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Sierra Magazine
Last Words

Where in the wild world do you go for inspiration?

Creatively, I bear the imprint of western North America: the blue mountains and long, dry sagebrush valley between, where I was born and live. But my inspiration lives in the human distance—between our self-consciousness and all else, between knowing and words, between me and you as you read this.

C. L. Rawlins, author of Broken Country: Mountains and Memory

Islands rejuvenate my imagination and energy. Nova Scotia, Guadeloupe, Eleuthera, Monhegan—it almost doesn't matter which. They all represent isolation and loss. On the edge of the rainforested sheer cliffs of Dominica, the surf pounds the stone. It eats acres each year. At the inlet to Beaufort, North Carolina, the sharp tides tear away the sandy sides of the barrier islands. Such erosion fills my writer's well and makes me hungry for life. The same tides nibble at all our lives, telling us to look now, discover now, create now before it's gone. Islands remind me that this whole earth is an island—lapped by the cold tides of space.

M. Garrett Bauman, Monroe Community College, Rochester, New York

For a writer, probably nothing inspires like a blank page or screen and a deadline. But for revitalization, the natural world in its many manifestations is essential. I've found refreshment in myriad places, from the Colorado Rockies, where I spend my summers, to the peaceful, kaleidoscopic vistas of a coral reef. Antarctica's extraordinary scenery and wildlife linger in my mind's eye, but so do the towering trees of Indonesia's and Brazil's rainforests, the lakes and broad plains of East Africa teeming with wildlife, arctic icebergs and Icelandic fogs, the friendly landscapes of Scandinavia, and Australia's ancient landforms. All stored in the memory bank to draw on at will: wealth beyond measure.

Anne Ehrlich, coauthor of The Betrayal of Science and Reason

Creativity and imagination for me spring from feelings of calm and connection, conditions inevitably arising from my sense of relation to the land, to the water, and above all else to other creatures. There is the exotic and spectacular—the occasional dose of life on a grand scale that hits you like pure adrenaline. Certainly, for me the African savanna remains the greatest show on Earth. But on an everyday basis, I find inspiration in the "ordinary" nature of a nearby park. This time of year my companions there are the hooded merganser, the mallard, and the goose. Yesterday there was the mystery of the great horned owl, and each day novel configurations of life and nonlife, and an ineffable wholeness never quite reducible to its constituent parts.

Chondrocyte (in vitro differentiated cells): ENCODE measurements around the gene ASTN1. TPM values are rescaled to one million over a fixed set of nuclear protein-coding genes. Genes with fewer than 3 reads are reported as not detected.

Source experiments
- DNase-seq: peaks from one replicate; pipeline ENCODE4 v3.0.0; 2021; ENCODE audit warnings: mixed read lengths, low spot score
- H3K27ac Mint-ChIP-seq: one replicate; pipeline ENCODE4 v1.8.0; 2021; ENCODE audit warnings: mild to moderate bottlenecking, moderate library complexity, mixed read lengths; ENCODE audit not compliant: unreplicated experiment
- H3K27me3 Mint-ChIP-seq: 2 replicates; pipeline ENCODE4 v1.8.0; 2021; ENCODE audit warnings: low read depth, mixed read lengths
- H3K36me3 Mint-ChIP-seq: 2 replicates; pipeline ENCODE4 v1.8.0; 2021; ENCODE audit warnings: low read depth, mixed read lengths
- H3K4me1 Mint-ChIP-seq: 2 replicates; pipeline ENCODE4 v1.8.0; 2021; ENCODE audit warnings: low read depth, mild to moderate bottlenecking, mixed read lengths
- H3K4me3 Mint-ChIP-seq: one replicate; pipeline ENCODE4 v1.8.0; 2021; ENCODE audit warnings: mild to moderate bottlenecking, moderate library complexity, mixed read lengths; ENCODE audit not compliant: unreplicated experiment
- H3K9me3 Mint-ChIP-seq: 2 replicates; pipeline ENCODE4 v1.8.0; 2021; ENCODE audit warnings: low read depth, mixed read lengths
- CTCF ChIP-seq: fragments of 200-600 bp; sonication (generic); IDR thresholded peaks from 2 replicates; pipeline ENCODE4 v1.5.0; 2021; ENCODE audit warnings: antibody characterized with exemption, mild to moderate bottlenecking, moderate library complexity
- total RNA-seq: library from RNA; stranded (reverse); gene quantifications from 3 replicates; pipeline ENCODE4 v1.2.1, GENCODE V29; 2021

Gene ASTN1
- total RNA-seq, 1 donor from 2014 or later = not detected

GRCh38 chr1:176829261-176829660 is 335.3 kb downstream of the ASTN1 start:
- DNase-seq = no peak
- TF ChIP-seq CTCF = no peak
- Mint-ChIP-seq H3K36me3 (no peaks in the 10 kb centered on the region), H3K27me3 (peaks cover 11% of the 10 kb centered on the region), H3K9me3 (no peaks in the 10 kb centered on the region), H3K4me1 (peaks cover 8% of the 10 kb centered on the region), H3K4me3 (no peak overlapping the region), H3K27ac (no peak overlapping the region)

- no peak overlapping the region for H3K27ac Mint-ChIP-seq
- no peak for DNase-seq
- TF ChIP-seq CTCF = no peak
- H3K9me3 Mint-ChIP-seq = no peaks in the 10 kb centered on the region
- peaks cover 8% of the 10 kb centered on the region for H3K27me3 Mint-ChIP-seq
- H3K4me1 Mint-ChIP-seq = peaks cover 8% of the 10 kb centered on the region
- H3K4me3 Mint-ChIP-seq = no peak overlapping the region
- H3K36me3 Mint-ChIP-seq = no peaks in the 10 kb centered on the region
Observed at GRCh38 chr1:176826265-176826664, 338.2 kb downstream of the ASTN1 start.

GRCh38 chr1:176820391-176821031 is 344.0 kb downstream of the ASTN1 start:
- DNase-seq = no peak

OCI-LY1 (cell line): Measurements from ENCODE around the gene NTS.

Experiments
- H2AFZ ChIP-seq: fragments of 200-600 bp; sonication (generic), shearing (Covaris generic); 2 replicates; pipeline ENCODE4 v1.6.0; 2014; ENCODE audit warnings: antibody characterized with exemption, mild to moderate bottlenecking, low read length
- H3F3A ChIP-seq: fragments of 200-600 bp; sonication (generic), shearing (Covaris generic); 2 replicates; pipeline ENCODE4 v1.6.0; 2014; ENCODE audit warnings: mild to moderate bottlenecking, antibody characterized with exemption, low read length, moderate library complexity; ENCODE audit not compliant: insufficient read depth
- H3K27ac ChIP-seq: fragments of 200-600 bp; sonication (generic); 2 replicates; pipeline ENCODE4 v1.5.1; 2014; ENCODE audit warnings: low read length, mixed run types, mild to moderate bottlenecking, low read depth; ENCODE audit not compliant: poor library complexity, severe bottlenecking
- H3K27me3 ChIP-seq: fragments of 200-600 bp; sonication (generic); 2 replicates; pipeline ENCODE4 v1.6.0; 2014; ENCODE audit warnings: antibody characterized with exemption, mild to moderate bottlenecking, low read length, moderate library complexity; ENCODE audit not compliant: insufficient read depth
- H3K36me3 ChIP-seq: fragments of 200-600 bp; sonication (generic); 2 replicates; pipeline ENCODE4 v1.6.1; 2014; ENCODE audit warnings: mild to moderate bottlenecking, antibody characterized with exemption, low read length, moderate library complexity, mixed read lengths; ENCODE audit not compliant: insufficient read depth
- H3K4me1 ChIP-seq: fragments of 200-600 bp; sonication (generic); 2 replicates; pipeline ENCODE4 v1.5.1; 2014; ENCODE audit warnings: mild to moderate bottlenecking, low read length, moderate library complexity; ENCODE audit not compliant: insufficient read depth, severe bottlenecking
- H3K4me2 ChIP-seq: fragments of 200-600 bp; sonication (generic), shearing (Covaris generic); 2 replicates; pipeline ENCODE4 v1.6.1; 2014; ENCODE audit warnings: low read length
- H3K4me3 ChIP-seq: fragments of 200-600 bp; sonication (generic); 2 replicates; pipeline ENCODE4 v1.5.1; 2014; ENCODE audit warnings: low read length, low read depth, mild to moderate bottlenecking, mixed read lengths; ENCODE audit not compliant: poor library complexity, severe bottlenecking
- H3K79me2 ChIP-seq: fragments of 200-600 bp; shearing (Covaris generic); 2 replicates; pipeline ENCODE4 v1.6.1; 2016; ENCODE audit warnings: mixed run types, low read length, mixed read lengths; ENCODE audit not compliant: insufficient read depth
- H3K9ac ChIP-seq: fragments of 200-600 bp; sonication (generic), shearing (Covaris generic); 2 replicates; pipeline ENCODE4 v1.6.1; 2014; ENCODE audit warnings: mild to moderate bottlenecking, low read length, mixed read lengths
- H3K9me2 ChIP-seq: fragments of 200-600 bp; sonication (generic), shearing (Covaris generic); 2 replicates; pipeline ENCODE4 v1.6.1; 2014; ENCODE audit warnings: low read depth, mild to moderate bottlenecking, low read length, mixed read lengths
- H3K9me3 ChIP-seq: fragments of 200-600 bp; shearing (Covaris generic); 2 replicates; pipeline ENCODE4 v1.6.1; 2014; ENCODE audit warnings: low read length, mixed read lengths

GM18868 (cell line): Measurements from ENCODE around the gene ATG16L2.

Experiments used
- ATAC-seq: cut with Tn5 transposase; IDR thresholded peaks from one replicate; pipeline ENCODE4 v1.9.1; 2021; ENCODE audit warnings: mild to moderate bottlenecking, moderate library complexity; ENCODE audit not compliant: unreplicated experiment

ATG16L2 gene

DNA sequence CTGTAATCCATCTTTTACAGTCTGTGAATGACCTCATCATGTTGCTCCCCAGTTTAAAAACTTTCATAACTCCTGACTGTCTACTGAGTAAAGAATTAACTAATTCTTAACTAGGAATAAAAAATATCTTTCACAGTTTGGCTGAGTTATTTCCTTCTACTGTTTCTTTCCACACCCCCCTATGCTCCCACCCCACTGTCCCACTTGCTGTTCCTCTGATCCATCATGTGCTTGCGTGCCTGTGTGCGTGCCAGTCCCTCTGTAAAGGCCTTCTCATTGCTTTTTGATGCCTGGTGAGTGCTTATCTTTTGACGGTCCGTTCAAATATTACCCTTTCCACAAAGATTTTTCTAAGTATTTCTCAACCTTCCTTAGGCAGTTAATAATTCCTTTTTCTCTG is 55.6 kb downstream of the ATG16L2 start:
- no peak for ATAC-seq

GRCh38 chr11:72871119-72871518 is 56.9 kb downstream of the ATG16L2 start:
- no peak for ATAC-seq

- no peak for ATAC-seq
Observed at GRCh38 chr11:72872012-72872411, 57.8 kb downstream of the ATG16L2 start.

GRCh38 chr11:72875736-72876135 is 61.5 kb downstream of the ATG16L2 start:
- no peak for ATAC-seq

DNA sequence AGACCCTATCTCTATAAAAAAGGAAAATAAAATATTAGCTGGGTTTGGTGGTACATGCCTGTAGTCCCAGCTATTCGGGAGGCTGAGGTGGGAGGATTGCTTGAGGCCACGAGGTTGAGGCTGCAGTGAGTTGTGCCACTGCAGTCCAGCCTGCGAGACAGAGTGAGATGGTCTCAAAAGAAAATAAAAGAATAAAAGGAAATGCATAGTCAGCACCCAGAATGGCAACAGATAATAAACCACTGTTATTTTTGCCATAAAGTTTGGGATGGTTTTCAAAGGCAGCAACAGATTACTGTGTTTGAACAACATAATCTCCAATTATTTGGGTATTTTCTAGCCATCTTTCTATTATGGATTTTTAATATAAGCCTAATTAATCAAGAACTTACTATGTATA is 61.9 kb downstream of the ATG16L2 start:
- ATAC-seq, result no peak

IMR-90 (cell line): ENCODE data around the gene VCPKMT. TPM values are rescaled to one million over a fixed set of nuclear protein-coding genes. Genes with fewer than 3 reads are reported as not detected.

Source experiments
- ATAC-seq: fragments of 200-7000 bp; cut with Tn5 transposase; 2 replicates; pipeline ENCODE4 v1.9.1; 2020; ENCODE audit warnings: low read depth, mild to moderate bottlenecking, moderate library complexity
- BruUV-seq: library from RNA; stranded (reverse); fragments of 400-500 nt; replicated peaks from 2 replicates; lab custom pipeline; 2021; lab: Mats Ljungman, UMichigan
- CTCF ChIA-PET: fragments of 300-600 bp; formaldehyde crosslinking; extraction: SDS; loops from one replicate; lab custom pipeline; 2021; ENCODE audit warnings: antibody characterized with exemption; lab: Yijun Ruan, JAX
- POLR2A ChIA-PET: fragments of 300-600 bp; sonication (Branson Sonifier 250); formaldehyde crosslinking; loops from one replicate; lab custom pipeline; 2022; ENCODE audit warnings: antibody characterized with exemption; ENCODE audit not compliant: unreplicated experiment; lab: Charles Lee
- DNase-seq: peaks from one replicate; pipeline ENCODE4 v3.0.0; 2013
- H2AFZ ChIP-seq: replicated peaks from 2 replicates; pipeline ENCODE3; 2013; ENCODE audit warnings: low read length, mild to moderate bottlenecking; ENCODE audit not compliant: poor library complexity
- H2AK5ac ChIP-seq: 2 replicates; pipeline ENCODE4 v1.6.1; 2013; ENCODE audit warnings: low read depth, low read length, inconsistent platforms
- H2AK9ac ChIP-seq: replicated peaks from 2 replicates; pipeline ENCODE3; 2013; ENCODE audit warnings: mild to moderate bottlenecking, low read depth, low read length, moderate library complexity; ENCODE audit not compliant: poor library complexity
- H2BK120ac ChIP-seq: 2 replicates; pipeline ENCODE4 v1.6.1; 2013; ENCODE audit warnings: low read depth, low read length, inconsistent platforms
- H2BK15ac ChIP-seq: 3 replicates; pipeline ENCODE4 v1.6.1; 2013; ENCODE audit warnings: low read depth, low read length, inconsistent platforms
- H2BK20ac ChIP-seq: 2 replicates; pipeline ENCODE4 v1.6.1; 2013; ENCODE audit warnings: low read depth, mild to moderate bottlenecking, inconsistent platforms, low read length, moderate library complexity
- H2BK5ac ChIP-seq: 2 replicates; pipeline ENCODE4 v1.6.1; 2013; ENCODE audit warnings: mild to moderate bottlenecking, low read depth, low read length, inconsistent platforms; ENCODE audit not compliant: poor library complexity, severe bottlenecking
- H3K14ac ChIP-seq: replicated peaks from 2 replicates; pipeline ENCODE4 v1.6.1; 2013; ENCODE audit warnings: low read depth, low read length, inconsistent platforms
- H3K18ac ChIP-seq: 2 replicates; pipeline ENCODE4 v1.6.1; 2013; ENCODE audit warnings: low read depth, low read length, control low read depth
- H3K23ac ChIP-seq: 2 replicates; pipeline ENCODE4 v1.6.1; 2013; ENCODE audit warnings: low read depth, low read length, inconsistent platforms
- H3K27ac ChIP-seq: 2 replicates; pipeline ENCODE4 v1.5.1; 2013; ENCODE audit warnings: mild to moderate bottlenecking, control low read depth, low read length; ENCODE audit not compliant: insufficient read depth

Stephen R. Kellert, professor, Yale University School of Forestry and Environmental Studies, and author of The Value of Life

"Bird Island" is not really an island, just a brushy draw surrounded by hills, woods, and swamp. Only my daughter, Beth, and I know where it is because it's our secret place. No one can see us because of the topography. In a backpack she carries drinks and sandwiches, and dog biscuits for the current Brittany. The three of us sit and watch warblers rustling through budding Yankee hardwoods or nighthawks slicing across an azure August sky or listen to frogs, jays, and katydids or to ruffed grouse drumming in gray, green, or golden aspens.

We make angels in the snow, and in mud season we cut pussy willows for Beth's mom. Once ticks crawled up our legs faster than we could pick them off. And once, on a hushed, mild October afternoon, leaves fell straight down from 2,000 feet; we've never figured out how they got up there. As a professional journalist, I can't afford to wait for "inspiration," but whenever I return with Beth from Bird Island I feel as if life is passing less swiftly and that, for a while at least, it's OK to write.

Ted Williams writes for Audubon, Sierra,and other national publications

I go to Colorado, to the mountains. That's home.

Theo Colborn, coauthor of Our Stolen Future


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